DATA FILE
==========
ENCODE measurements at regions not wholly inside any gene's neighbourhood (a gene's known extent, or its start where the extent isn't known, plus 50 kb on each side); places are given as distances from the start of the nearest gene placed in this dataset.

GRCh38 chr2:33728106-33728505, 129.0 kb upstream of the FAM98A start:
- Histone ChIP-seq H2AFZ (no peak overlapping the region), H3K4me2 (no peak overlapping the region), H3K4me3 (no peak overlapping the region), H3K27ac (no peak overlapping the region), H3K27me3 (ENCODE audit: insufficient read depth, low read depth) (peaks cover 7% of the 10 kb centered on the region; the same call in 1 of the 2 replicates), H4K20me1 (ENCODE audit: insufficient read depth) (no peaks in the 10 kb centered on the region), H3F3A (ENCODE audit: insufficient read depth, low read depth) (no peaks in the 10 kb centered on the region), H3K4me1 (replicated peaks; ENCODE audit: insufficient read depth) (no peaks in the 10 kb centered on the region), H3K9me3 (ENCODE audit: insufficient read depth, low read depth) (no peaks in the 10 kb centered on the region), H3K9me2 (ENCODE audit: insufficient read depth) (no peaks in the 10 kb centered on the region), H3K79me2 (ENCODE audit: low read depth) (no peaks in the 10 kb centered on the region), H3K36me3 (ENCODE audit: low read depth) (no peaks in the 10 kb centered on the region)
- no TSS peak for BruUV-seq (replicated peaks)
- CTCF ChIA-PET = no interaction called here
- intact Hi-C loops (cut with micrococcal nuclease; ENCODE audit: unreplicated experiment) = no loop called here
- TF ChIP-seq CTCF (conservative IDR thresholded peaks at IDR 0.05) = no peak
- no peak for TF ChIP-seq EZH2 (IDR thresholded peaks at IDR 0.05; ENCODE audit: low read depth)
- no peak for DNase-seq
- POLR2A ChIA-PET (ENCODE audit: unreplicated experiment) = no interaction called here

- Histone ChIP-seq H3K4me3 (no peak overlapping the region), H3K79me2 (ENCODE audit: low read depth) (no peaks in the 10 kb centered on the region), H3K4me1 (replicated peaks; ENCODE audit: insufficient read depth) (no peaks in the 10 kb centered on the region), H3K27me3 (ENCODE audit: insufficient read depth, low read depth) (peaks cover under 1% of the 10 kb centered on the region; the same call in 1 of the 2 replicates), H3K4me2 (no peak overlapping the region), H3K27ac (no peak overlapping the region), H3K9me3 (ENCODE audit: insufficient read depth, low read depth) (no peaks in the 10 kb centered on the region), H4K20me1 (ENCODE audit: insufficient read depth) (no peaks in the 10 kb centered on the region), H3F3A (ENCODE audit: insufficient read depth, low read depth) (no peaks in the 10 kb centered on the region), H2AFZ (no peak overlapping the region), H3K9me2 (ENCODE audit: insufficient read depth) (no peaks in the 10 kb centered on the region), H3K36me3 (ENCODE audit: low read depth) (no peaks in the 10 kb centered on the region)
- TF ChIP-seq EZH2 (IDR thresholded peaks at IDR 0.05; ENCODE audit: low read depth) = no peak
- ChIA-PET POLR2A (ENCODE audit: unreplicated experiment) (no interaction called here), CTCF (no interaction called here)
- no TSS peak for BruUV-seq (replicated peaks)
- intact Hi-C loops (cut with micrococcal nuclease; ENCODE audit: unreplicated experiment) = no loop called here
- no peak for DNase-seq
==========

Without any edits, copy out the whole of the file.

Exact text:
ENCODE measurements at regions not wholly inside any gene's neighbourhood (a gene's known extent, or its start where the extent isn't known, plus 50 kb on each side); places are given as distances from the start of the nearest gene placed in this dataset.

GRCh38 chr2:33728106-33728505, 129.0 kb upstream of the FAM98A start:
- Histone ChIP-seq H2AFZ (no peak overlapping the region), H3K4me2 (no peak overlapping the region), H3K4me3 (no peak overlapping the region), H3K27ac (no peak overlapping the region), H3K27me3 (ENCODE audit: insufficient read depth, low read depth) (peaks cover 7% of the 10 kb centered on the region; the same call in 1 of the 2 replicates), H4K20me1 (ENCODE audit: insufficient read depth) (no peaks in the 10 kb centered on the region), H3F3A (ENCODE audit: insufficient read depth, low read depth) (no peaks in the 10 kb centered on the region), H3K4me1 (replicated peaks; ENCODE audit: insufficient read depth) (no peaks in the 10 kb centered on the region), H3K9me3 (ENCODE audit: insufficient read depth, low read depth) (no peaks in the 10 kb centered on the region), H3K9me2 (ENCODE audit: insufficient read depth) (no peaks in the 10 kb centered on the region), H3K79me2 (ENCODE audit: low read depth) (no peaks in the 10 kb centered on the region), H3K36me3 (ENCODE audit: low read depth) (no peaks in the 10 kb centered on the region)
- no TSS peak for BruUV-seq (replicated peaks)
- CTCF ChIA-PET = no interaction called here
- intact Hi-C loops (cut with micrococcal nuclease; ENCODE audit: unreplicated experiment) = no loop called here
- TF ChIP-seq CTCF (conservative IDR thresholded peaks at IDR 0.05) = no peak
- no peak for TF ChIP-seq EZH2 (IDR thresholded peaks at IDR 0.05; ENCODE audit: low read depth)
- no peak for DNase-seq
- POLR2A ChIA-PET (ENCODE audit: unreplicated experiment) = no interaction called here

- Histone ChIP-seq H3K4me3 (no peak overlapping the region), H3K79me2 (ENCODE audit: low read depth) (no peaks in the 10 kb centered on the region), H3K4me1 (replicated peaks; ENCODE audit: insufficient read depth) (no peaks in the 10 kb centered on the region), H3K27me3 (ENCODE audit: insufficient read depth, low read depth) (peaks cover under 1% of the 10 kb centered on the region; the same call in 1 of the 2 replicates), H3K4me2 (no peak overlapping the region), H3K27ac (no peak overlapping the region), H3K9me3 (ENCODE audit: insufficient read depth, low read depth) (no peaks in the 10 kb centered on the region), H4K20me1 (ENCODE audit: insufficient read depth) (no peaks in the 10 kb centered on the region), H3F3A (ENCODE audit: insufficient read depth, low read depth) (no peaks in the 10 kb centered on the region), H2AFZ (no peak overlapping the region), H3K9me2 (ENCODE audit: insufficient read depth) (no peaks in the 10 kb centered on the region), H3K36me3 (ENCODE audit: low read depth) (no peaks in the 10 kb centered on the region)
- TF ChIP-seq EZH2 (IDR thresholded peaks at IDR 0.05; ENCODE audit: low read depth) = no peak
- ChIA-PET POLR2A (ENCODE audit: unreplicated experiment) (no interaction called here), CTCF (no interaction called here)
- no TSS peak for BruUV-seq (replicated peaks)
- intact Hi-C loops (cut with micrococcal nuclease; ENCODE audit: unreplicated experiment) = no loop called here
- no peak for DNase-seq